To install click the Add extension button. That's it.

The source code for the WIKI 2 extension is being checked by specialists of the Mozilla Foundation, Google, and Apple. You could also do it yourself at any point in time.

4,5
Kelly Slayton
Congratulations on this excellent venture… what a great idea!
Alexander Grigorievskiy
I use WIKI 2 every day and almost forgot how the original Wikipedia looks like.
Live Statistics
English Articles
Improved in 24 Hours
Added in 24 Hours
What we do. Every page goes through several hundred of perfecting techniques; in live mode. Quite the same Wikipedia. Just better.
.
Leo
Newton
Brights
Milds

From Wikipedia, the free encyclopedia

Uzbek Khanate
Abulkhairids

O'zbek Xonligi
1428–1471
War flag of Muhammad Shaybani
Capital
Common languagesSiberian Tatar
Chagatai Turkic
Kipchak
Fergana Kipchak
Religion
Islam (Sunni)
Naqshbandi Sufism
Demonym(s)Uzbek
GovernmentMonarchy
Tribal Confederation
Khan 
• 1428–1468
Abu'l-Khayr Khan
• 1468-1471
Sheikh Haidar
• 1471-1506
Muhammad Shaybani
Ataliq 
Historical eraEarly modern period
• Abu'l-Khayr becomes the Uzbek Khan
1428
• Abu'l-Khayr defeats Kazhy Muhammad
1428
• Shaybanids invade Transoxiana
1446
• Janibeg and Kerei found the Kazakh Khanate[1]
1466
• Death of Abu'l-Khayr
1468
• Muhammad Shaybani becomes a vassal of Moghulistan
1488
• Treaty between Shaybani and Kazakhs ends Uzbek control over Dasht-i Qipchak
1471
Preceded by
Succeeded by
Golden Horde
Timurid Empire
Khanate of Bukhara
Khanate of Sibir
Kazakh Khanate
Moghulistan
Today part ofUzbekistan
Turkmenistan
Kazakhstan
Russia

The Uzbek Khanate of the Abulkhairids was the Shaybanid state preceding the Shaybanid Empire of Muhammad Shaybani and the Khanate of Bukhara. During the few years it existed it was the preeminent state in Central Asia. This is the first state of the Abulkhairids, a branch of the Shaybanids.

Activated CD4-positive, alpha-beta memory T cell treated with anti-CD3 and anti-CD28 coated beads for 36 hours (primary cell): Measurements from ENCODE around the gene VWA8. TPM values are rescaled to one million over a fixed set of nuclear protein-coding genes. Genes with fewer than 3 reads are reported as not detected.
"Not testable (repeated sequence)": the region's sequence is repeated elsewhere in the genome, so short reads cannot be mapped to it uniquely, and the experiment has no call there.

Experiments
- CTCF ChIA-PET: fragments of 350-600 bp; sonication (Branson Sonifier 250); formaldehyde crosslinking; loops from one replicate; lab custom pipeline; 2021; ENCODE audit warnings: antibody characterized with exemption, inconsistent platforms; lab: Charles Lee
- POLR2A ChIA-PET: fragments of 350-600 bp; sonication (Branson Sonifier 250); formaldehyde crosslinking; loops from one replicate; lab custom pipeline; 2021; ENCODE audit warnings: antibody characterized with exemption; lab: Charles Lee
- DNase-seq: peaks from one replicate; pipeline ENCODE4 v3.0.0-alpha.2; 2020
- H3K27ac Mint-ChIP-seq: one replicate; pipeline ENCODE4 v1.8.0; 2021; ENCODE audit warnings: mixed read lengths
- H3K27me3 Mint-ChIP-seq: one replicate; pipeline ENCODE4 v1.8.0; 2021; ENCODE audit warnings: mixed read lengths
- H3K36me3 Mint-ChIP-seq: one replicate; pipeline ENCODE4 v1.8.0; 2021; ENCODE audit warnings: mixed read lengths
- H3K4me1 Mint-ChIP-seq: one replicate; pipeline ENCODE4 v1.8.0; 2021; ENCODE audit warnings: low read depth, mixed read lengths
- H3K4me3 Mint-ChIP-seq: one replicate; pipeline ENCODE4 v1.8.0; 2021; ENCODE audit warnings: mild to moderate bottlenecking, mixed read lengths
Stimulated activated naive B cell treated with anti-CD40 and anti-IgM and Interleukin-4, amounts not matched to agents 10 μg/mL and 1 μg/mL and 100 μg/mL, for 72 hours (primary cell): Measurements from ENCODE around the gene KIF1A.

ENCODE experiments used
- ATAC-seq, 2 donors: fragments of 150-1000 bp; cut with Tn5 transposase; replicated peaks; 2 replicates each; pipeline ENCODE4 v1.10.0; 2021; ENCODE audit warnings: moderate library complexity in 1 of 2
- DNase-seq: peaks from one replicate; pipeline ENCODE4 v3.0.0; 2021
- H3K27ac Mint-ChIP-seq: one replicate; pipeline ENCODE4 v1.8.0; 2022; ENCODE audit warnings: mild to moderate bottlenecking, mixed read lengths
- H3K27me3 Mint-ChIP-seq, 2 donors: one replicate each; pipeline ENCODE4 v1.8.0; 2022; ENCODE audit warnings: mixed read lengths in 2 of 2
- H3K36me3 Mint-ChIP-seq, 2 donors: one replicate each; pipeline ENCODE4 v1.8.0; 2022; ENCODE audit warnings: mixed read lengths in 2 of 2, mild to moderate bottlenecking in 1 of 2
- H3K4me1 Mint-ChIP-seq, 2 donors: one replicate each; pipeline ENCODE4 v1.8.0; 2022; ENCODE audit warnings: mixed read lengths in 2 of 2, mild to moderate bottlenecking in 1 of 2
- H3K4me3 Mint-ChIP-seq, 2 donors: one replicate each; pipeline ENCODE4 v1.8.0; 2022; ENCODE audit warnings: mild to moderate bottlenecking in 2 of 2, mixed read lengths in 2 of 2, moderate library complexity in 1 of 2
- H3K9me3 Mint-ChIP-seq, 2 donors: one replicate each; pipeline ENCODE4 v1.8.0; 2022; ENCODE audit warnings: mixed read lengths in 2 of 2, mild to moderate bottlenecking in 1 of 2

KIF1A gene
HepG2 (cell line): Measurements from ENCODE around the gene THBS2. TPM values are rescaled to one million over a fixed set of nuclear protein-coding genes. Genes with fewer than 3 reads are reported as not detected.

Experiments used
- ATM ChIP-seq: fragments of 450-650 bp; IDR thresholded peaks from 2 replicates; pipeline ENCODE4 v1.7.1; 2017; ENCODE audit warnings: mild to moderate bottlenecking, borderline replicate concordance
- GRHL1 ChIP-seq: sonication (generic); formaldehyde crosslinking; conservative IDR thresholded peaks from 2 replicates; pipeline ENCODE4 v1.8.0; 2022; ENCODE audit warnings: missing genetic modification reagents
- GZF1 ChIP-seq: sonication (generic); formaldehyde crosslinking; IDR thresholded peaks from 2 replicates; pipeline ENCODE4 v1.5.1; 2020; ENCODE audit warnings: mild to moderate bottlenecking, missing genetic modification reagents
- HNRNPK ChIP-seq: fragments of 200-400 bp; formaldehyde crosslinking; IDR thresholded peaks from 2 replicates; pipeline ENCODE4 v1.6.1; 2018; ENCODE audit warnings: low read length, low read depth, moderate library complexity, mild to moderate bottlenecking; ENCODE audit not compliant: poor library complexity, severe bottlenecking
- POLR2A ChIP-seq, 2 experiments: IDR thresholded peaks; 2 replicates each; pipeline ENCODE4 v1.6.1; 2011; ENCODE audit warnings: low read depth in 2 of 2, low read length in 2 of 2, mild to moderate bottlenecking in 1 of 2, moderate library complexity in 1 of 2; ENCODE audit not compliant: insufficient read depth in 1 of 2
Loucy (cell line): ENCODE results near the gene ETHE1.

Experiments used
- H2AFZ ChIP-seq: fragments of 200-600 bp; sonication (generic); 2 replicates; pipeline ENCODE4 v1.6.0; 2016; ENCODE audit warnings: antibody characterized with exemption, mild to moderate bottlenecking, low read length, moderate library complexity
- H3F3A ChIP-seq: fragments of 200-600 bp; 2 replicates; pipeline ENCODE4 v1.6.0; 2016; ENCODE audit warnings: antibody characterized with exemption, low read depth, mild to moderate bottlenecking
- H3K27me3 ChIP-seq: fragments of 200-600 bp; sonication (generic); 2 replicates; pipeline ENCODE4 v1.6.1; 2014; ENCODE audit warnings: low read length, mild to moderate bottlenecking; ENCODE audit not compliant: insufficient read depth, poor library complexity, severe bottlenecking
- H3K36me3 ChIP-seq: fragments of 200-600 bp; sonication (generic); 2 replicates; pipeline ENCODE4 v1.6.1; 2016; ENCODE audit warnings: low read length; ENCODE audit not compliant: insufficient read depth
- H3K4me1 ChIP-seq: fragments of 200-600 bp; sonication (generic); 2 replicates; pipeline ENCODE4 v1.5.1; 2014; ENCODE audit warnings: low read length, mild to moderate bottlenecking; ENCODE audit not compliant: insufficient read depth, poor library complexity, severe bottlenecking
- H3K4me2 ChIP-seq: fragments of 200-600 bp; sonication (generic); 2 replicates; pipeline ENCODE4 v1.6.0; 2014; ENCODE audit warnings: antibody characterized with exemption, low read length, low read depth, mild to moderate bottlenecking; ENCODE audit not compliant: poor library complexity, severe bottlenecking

YouTube Encyclopedic

  • 1/3
    Views:
    722
    10 864
    13 235
  • ✪ Muhamamd Shaybani Khan Biography | Last Sunni Emperor In Iran. Urdu & Hindi
  • ✪ Kazak Türkleri Kimdir ( Kazakistan tarihi )
  • ✪ Kırgızlar Kimdir ( Kırgızistan tarihi )

Transcription

Contents

Etymology

The dynasty of Abu'l-Khayr Khan and his descendants is named after him, and the states ruled by them are known as Abulkhairids, such as in the Khanate of Bukhara. They may also be referred to as Shaybanids, although this is more of an umbrella term as a rival dynasty called the Arabshahids of Khwarezm were also Shaybanids, but not Abulkhairids.[2]

History

Before Abu'l-Khayr Khan

Starting with Shiban, brother of Batu Khan who was the ruler of the Golden Horde, the Shaybanids and their descendants held land and sway over many tribes granted to Shiban by Batu. These lands included the Golden Horde domains east of the Urals, and lands north of the Syr Darya river. Central control in the Golden Horde eroded away quickly in the east and breakaway states like the Nogai Horde and the Khanate of Sibir appeared in the region.

The battle between Shah Ismail I and Muhammad Shaybani in 1510.
The battle between Shah Ismail I and Muhammad Shaybani in 1510.

Abu'l-Khayr Khan

Abu'l-Khayr Khan
Abu'l-Khayr Khan

By the time of Abu'l-Khayr's birth in 1412, the ulus of Shiban was fractured. At this time the eastern part of the Golden Horde (The Blue Horde) had become outside of complete control of the Golden Horde khans and pretenders, especially after the assassination of Barak Khan in 1427. Abu'l-Khayr was taken prisoner after a battle in 1427 and was released in 1428. After the passing of the then Khan of the Uzbeks and pretender to the throne of the Golden Horde, Barak Khan, Ulug Beg, the leader of the Timurid Empire, secretly orchestrated the title of khan to pass to Abu'l-Khayr. He began his rule by consolidating tribes in Siberia around his capital at Chimgi-Tura (Modern-day Tyumen). He was able to depose the reigning Khan of Sibir, Kazhy Mohammed, and took the entirety of the area under Shaybanid control.[2]

In 1430 or 1431, Abu'l-Khayr and his army marched south into Timurid-held Khwarezm and occupied Urganj. Between 1430 and 1446 the Uzbek Khanate took land in Transoxiana from the Timurids.

Abu'l-Khayr invaded the Golden Horde sometime after this and defeated Mustafa Khan near Astrakhan. The Uzbeks lost around 4,500 men during this campaign.